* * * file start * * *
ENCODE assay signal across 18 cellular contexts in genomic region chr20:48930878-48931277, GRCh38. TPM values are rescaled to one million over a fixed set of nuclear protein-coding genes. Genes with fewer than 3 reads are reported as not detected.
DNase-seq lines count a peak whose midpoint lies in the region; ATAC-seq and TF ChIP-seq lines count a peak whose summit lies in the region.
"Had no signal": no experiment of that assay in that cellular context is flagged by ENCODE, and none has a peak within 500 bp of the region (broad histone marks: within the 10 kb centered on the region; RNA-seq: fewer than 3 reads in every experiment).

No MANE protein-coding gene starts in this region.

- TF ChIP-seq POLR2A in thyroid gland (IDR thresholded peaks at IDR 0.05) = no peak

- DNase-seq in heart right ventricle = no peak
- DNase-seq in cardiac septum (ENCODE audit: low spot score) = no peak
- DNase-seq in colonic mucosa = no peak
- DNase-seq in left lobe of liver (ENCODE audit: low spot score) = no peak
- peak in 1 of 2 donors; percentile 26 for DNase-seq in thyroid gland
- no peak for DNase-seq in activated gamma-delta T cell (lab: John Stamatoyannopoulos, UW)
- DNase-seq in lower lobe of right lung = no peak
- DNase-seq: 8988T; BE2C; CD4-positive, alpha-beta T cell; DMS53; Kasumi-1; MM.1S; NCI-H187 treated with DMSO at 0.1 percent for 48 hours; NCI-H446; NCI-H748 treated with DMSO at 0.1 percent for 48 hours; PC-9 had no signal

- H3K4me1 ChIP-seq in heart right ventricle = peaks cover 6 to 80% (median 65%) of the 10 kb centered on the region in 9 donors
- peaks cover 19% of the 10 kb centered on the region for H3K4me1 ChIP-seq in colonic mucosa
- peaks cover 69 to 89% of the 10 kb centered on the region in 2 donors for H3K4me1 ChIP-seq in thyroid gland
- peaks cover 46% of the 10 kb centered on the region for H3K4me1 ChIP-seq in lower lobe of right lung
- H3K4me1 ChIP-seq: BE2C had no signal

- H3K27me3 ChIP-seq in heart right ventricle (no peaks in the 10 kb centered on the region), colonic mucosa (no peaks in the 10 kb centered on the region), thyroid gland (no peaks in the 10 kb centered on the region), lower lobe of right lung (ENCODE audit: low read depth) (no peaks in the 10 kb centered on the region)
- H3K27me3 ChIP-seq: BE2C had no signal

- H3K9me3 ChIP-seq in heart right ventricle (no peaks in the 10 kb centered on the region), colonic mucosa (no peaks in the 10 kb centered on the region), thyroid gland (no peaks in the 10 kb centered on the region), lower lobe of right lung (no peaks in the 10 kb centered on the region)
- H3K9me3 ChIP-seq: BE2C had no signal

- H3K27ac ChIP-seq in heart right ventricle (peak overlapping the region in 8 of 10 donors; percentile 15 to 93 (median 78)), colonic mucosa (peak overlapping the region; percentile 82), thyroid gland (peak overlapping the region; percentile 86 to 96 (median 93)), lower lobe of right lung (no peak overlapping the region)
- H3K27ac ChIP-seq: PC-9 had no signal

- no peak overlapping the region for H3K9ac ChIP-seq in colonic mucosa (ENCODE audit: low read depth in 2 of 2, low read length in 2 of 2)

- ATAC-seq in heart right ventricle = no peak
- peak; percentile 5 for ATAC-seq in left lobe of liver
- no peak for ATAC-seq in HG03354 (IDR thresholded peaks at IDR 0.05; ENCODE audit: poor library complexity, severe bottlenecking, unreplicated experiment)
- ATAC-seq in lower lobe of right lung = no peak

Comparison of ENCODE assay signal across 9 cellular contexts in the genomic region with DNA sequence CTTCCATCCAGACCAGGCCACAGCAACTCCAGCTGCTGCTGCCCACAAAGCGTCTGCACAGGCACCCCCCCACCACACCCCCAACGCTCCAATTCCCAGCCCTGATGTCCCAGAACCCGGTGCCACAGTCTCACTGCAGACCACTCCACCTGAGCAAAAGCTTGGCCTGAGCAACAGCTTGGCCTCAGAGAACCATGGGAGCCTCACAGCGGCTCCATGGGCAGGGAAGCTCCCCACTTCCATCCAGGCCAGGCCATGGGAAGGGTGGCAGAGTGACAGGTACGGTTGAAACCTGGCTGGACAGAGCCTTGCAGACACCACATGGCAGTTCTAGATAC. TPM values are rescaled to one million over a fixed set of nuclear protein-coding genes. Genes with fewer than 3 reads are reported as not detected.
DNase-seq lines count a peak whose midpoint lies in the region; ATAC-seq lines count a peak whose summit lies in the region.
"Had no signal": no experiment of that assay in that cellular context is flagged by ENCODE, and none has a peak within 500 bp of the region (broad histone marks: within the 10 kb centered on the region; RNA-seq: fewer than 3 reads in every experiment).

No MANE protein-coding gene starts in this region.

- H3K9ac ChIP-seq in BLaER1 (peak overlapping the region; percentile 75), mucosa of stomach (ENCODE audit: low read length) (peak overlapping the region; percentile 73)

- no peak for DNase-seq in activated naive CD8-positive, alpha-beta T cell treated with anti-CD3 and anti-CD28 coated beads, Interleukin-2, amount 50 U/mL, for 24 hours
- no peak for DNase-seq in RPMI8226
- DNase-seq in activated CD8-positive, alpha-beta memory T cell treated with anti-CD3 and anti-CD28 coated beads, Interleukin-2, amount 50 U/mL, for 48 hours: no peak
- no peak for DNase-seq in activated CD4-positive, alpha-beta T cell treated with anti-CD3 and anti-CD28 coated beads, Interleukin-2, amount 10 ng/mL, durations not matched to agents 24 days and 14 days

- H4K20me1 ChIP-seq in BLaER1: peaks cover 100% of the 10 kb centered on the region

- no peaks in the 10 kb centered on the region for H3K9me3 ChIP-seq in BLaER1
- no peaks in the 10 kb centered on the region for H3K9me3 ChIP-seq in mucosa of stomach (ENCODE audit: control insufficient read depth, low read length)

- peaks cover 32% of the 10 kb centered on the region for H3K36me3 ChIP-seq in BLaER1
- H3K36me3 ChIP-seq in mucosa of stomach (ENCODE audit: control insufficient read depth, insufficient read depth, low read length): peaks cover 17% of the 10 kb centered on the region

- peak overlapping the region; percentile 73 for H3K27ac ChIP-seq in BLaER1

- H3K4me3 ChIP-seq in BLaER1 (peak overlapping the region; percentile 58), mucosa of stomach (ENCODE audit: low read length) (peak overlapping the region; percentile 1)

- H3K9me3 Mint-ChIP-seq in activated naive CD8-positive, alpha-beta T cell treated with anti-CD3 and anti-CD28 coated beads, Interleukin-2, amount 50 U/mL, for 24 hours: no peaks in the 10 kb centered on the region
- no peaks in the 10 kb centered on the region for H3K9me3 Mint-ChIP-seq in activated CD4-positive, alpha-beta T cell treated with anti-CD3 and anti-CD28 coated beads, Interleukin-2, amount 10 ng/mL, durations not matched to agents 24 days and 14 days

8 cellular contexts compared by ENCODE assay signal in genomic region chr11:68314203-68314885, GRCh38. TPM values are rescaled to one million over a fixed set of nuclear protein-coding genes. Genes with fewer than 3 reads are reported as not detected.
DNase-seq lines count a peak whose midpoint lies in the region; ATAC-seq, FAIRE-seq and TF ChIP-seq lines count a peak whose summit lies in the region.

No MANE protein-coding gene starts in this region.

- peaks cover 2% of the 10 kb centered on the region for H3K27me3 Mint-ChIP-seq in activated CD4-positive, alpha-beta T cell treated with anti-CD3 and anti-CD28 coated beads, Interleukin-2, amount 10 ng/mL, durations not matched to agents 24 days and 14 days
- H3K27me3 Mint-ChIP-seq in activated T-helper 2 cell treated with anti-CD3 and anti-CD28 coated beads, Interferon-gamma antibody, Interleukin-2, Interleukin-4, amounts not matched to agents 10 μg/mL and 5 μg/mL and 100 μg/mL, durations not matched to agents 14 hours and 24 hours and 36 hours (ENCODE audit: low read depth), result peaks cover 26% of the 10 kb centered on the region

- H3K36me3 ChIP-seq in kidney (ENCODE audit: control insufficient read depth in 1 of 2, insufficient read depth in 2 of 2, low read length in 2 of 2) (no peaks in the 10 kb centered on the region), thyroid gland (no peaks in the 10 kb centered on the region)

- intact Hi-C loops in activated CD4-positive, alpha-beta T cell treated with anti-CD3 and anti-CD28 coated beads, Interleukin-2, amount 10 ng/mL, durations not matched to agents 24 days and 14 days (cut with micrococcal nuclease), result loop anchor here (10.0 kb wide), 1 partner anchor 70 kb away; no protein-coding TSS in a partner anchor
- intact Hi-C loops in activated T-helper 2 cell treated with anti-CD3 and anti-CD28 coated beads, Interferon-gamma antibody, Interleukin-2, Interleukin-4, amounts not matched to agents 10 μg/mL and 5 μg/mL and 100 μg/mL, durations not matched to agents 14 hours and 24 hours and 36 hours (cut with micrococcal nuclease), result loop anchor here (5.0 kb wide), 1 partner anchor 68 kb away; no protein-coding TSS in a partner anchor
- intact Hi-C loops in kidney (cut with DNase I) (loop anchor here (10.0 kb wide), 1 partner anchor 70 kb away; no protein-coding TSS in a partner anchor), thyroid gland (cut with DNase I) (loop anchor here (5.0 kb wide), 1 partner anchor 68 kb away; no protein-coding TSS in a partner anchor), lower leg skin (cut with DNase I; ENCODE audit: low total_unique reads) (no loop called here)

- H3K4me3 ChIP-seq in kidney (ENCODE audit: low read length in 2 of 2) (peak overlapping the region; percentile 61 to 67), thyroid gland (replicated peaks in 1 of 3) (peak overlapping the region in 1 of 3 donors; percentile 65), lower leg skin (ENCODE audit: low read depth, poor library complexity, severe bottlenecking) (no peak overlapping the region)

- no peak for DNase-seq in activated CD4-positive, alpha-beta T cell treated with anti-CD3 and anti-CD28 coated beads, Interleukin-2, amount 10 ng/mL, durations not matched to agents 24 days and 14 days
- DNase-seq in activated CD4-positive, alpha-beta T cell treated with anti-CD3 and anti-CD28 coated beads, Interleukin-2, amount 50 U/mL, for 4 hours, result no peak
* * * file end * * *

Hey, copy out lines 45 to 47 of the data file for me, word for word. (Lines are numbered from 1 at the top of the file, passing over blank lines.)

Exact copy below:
- H3K4me3 ChIP-seq in BLaER1 (peak overlapping the region; percentile 58), mucosa of stomach (ENCODE audit: low read length) (peak overlapping the region; percentile 1)

- H3K9me3 Mint-ChIP-seq in activated naive CD8-positive, alpha-beta T cell treated with anti-CD3 and anti-CD28 coated beads, Interleukin-2, amount 50 U/mL, for 24 hours: no peaks in the 10 kb centered on the region
- no peaks in the 10 kb centered on the region for H3K9me3 Mint-ChIP-seq in activated CD4-positive, alpha-beta T cell treated with anti-CD3 and anti-CD28 coated beads, Interleukin-2, amount 10 ng/mL, durations not matched to agents 24 days and 14 days